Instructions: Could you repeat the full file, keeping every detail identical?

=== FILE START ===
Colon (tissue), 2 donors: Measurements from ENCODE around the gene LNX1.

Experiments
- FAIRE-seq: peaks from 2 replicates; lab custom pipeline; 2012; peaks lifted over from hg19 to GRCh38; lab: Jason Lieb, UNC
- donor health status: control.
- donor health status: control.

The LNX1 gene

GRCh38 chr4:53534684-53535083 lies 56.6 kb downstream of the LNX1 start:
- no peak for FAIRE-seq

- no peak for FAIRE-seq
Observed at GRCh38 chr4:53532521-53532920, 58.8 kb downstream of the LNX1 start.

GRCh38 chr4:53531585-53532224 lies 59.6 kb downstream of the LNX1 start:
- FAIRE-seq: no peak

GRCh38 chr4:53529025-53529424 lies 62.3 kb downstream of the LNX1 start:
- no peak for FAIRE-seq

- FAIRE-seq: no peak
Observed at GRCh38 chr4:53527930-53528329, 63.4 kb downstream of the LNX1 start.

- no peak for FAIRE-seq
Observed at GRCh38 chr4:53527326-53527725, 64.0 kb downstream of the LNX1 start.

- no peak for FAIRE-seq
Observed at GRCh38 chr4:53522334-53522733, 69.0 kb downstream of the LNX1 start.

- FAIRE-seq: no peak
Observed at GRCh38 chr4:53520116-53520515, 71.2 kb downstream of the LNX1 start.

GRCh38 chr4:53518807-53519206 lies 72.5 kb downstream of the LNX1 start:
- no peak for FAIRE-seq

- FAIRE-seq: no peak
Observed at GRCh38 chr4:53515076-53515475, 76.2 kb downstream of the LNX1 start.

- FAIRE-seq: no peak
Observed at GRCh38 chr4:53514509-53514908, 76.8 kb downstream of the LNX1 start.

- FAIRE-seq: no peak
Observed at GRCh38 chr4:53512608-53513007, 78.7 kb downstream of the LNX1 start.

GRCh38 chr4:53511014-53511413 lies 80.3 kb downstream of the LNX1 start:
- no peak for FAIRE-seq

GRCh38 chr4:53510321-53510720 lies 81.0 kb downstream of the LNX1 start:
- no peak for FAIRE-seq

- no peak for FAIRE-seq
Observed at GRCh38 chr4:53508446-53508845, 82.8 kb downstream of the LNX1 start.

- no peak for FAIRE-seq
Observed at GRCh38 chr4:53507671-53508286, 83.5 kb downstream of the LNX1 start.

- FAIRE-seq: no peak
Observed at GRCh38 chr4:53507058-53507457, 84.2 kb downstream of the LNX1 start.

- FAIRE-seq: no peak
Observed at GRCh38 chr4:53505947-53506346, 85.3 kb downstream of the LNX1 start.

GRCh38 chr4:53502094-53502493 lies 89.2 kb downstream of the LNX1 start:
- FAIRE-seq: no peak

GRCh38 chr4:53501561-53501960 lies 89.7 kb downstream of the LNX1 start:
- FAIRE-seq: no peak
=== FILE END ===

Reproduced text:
Colon (tissue), 2 donors: Measurements from ENCODE around the gene LNX1.

Experiments
- FAIRE-seq: peaks from 2 replicates; lab custom pipeline; 2012; peaks lifted over from hg19 to GRCh38; lab: Jason Lieb, UNC
- donor health status: control.
- donor health status: control.

The LNX1 gene

GRCh38 chr4:53534684-53535083 lies 56.6 kb downstream of the LNX1 start:
- no peak for FAIRE-seq

- no peak for FAIRE-seq
Observed at GRCh38 chr4:53532521-53532920, 58.8 kb downstream of the LNX1 start.

GRCh38 chr4:53531585-53532224 lies 59.6 kb downstream of the LNX1 start:
- FAIRE-seq: no peak

GRCh38 chr4:53529025-53529424 lies 62.3 kb downstream of the LNX1 start:
- no peak for FAIRE-seq

- FAIRE-seq: no peak
Observed at GRCh38 chr4:53527930-53528329, 63.4 kb downstream of the LNX1 start.

- no peak for FAIRE-seq
Observed at GRCh38 chr4:53527326-53527725, 64.0 kb downstream of the LNX1 start.

- no peak for FAIRE-seq
Observed at GRCh38 chr4:53522334-53522733, 69.0 kb downstream of the LNX1 start.

- FAIRE-seq: no peak
Observed at GRCh38 chr4:53520116-53520515, 71.2 kb downstream of the LNX1 start.

GRCh38 chr4:53518807-53519206 lies 72.5 kb downstream of the LNX1 start:
- no peak for FAIRE-seq

- FAIRE-seq: no peak
Observed at GRCh38 chr4:53515076-53515475, 76.2 kb downstream of the LNX1 start.

- FAIRE-seq: no peak
Observed at GRCh38 chr4:53514509-53514908, 76.8 kb downstream of the LNX1 start.

- FAIRE-seq: no peak
Observed at GRCh38 chr4:53512608-53513007, 78.7 kb downstream of the LNX1 start.

GRCh38 chr4:53511014-53511413 lies 80.3 kb downstream of the LNX1 start:
- no peak for FAIRE-seq

GRCh38 chr4:53510321-53510720 lies 81.0 kb downstream of the LNX1 start:
- no peak for FAIRE-seq

- no peak for FAIRE-seq
Observed at GRCh38 chr4:53508446-53508845, 82.8 kb downstream of the LNX1 start.

- no peak for FAIRE-seq
Observed at GRCh38 chr4:53507671-53508286, 83.5 kb downstream of the LNX1 start.

- FAIRE-seq: no peak
Observed at GRCh38 chr4:53507058-53507457, 84.2 kb downstream of the LNX1 start.

- FAIRE-seq: no peak
Observed at GRCh38 chr4:53505947-53506346, 85.3 kb downstream of the LNX1 start.

GRCh38 chr4:53502094-53502493 lies 89.2 kb downstream of the LNX1 start:
- FAIRE-seq: no peak

GRCh38 chr4:53501561-53501960 lies 89.7 kb downstream of the LNX1 start:
- FAIRE-seq: no peak